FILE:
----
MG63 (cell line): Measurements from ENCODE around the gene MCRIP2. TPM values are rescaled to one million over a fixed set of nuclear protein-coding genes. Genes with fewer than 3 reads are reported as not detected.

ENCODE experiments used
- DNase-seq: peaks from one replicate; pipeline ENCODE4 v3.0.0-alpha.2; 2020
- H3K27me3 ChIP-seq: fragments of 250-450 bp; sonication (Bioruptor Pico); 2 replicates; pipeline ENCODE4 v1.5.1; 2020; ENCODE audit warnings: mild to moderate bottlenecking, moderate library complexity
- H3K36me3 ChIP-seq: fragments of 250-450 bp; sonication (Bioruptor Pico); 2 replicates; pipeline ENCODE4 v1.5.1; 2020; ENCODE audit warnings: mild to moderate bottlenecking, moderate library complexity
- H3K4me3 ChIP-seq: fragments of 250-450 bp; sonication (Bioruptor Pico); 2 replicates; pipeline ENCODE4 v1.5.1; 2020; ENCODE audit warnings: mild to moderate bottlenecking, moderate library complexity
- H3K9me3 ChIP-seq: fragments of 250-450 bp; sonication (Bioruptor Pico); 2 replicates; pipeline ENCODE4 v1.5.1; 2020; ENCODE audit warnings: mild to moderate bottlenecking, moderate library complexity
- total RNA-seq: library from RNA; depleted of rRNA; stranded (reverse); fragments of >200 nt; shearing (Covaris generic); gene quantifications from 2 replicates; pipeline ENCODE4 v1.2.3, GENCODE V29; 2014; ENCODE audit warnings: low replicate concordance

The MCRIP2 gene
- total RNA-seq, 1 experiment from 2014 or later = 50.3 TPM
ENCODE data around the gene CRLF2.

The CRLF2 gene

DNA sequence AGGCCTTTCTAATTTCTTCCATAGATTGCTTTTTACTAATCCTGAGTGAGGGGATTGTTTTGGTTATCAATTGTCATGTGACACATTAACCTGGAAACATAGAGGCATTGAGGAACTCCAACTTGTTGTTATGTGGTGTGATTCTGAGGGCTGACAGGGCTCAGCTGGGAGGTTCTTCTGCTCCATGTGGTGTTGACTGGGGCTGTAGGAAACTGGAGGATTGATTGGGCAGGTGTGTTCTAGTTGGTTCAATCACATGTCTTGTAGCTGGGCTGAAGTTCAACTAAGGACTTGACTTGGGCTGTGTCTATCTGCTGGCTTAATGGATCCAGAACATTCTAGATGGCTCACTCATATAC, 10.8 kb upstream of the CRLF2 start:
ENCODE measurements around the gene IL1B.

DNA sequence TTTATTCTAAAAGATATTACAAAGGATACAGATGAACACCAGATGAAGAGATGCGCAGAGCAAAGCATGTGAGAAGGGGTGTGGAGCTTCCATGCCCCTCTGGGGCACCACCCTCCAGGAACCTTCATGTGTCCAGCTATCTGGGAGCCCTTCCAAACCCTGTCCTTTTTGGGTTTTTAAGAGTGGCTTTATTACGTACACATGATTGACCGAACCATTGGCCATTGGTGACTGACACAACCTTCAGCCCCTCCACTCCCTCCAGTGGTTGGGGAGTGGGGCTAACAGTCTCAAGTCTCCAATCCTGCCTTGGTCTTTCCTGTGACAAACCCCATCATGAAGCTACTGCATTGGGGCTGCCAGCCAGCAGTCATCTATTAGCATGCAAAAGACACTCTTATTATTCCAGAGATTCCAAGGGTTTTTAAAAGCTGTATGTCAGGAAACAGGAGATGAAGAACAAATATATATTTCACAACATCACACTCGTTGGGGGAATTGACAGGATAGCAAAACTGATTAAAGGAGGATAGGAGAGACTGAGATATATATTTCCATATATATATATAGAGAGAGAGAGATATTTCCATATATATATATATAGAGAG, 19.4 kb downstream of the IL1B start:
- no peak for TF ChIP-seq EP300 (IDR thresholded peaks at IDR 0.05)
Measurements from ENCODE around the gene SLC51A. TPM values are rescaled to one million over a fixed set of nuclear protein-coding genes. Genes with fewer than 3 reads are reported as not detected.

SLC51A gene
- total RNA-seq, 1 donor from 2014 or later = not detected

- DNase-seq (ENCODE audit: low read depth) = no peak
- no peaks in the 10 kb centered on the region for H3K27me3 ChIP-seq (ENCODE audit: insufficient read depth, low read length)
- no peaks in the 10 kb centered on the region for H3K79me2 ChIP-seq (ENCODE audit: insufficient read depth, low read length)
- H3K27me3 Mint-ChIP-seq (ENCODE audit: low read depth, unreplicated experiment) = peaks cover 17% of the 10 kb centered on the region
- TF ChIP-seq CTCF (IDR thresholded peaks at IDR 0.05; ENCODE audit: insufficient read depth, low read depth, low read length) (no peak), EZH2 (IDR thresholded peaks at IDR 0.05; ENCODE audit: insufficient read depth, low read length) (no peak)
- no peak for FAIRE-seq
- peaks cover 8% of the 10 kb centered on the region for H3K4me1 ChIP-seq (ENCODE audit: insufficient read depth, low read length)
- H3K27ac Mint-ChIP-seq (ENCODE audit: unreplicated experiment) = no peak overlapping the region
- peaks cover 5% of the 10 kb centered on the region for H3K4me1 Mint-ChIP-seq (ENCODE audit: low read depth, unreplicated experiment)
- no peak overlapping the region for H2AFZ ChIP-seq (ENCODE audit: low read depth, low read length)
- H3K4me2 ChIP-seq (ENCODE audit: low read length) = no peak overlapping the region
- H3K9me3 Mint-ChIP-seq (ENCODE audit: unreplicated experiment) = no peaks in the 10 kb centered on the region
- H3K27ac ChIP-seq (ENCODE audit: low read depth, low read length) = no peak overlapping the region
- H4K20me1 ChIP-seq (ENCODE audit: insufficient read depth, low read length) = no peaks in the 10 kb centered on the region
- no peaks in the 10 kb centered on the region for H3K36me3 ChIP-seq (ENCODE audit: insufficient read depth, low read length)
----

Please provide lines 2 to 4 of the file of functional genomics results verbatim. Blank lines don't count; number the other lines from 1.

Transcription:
ENCODE experiments used
- DNase-seq: peaks from one replicate; pipeline ENCODE4 v3.0.0-alpha.2; 2020
- H3K27me3 ChIP-seq: fragments of 250-450 bp; sonication (Bioruptor Pico); 2 replicates; pipeline ENCODE4 v1.5.1; 2020; ENCODE audit warnings: mild to moderate bottlenecking, moderate library complexity